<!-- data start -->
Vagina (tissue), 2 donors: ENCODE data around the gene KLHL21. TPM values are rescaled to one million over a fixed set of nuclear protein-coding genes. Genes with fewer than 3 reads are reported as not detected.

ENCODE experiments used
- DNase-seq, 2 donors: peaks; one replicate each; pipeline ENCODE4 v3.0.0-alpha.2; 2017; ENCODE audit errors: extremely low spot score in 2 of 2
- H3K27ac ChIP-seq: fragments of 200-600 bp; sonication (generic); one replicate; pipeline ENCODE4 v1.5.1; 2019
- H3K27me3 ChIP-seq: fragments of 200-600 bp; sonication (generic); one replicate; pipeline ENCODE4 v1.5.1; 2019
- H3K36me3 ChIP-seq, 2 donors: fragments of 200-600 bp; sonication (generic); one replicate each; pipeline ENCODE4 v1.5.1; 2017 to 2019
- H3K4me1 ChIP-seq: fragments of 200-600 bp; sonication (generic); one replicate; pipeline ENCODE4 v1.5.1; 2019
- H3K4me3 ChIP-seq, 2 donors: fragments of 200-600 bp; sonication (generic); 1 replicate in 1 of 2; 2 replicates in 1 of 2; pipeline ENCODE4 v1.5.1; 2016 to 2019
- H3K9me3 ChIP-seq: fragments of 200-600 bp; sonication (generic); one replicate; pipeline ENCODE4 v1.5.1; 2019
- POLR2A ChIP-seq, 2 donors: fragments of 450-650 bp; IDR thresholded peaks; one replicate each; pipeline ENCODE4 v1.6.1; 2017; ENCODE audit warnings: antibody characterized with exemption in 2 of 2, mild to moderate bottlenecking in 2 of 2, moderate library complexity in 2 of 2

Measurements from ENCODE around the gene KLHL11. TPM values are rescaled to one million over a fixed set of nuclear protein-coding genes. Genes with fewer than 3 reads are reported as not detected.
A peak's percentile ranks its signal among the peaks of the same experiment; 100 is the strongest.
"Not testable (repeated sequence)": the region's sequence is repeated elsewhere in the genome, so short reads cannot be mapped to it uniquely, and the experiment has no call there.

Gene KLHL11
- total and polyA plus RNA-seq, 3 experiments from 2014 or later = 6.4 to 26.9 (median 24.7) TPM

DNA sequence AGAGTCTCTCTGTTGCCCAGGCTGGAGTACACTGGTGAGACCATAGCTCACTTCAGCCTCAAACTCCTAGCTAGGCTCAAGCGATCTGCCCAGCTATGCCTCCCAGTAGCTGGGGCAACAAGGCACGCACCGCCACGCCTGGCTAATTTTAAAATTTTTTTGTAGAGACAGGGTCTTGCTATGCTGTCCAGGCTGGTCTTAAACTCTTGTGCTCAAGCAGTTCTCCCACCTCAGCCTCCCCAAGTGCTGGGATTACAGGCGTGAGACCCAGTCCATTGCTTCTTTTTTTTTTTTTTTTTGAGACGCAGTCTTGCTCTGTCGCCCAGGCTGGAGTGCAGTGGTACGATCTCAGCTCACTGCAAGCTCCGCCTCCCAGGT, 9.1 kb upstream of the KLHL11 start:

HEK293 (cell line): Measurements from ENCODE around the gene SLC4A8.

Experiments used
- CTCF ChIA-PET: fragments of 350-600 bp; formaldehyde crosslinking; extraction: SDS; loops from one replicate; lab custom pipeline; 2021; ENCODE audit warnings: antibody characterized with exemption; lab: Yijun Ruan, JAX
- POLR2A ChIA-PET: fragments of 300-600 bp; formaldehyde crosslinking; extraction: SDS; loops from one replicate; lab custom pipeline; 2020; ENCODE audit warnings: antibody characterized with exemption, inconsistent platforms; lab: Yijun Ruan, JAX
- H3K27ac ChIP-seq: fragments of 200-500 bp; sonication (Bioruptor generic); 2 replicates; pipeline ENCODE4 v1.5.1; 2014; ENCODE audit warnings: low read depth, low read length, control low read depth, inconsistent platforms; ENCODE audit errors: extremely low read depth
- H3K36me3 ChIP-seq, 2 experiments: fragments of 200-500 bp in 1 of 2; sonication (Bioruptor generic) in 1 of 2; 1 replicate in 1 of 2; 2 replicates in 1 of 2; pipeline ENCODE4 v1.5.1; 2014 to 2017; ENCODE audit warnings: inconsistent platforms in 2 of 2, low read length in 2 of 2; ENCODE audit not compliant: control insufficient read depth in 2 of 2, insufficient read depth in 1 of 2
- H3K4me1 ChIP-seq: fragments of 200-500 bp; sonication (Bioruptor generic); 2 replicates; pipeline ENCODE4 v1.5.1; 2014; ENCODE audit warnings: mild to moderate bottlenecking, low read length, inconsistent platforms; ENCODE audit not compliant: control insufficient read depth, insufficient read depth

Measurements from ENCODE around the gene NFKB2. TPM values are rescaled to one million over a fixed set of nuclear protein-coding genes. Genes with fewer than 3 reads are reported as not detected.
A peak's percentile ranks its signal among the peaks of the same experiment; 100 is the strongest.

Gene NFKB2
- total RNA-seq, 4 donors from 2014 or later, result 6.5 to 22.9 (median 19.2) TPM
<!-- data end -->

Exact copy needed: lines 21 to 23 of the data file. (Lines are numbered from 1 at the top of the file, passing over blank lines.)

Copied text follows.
- H3K27ac ChIP-seq: fragments of 200-500 bp; sonication (Bioruptor generic); 2 replicates; pipeline ENCODE4 v1.5.1; 2014; ENCODE audit warnings: low read depth, low read length, control low read depth, inconsistent platforms; ENCODE audit errors: extremely low read depth
- H3K36me3 ChIP-seq, 2 experiments: fragments of 200-500 bp in 1 of 2; sonication (Bioruptor generic) in 1 of 2; 1 replicate in 1 of 2; 2 replicates in 1 of 2; pipeline ENCODE4 v1.5.1; 2014 to 2017; ENCODE audit warnings: inconsistent platforms in 2 of 2, low read length in 2 of 2; ENCODE audit not compliant: control insufficient read depth in 2 of 2, insufficient read depth in 1 of 2
- H3K4me1 ChIP-seq: fragments of 200-500 bp; sonication (Bioruptor generic); 2 replicates; pipeline ENCODE4 v1.5.1; 2014; ENCODE audit warnings: mild to moderate bottlenecking, low read length, inconsistent platforms; ENCODE audit not compliant: control insufficient read depth, insufficient read depth